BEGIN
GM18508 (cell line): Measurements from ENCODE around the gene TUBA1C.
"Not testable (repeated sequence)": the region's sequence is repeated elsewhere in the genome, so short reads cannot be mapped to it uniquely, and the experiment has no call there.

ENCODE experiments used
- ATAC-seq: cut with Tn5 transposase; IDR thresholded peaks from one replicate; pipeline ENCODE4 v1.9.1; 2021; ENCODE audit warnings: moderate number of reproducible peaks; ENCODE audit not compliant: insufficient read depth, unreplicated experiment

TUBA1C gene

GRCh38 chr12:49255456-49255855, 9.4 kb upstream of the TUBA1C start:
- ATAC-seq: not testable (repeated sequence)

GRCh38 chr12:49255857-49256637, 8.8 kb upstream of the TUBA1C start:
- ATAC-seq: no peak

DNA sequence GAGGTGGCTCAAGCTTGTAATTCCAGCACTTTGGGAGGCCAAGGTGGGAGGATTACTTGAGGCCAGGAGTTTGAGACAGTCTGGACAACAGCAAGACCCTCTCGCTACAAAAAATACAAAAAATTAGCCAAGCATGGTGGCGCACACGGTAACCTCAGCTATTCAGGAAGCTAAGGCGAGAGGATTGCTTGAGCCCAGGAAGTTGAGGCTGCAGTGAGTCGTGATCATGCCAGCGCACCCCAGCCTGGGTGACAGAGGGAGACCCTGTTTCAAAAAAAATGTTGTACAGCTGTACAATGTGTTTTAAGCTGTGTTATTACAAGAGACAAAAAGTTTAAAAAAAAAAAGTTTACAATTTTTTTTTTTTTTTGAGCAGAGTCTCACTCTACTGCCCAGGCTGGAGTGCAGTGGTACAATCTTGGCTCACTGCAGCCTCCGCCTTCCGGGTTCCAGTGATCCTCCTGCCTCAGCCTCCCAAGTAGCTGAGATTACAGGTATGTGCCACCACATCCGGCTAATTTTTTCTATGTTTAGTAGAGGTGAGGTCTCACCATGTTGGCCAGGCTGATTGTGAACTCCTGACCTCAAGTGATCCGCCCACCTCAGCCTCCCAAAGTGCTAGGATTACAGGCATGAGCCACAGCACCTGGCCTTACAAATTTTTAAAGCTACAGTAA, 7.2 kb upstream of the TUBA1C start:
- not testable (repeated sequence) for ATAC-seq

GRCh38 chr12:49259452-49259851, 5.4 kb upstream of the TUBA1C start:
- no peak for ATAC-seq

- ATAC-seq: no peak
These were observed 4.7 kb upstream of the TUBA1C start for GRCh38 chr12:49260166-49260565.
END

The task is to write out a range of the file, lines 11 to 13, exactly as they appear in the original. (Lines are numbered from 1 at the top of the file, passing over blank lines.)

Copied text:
- not testable (repeated sequence) for ATAC-seq

GRCh38 chr12:49259452-49259851, 5.4 kb upstream of the TUBA1C start:
- no peak for ATAC-seq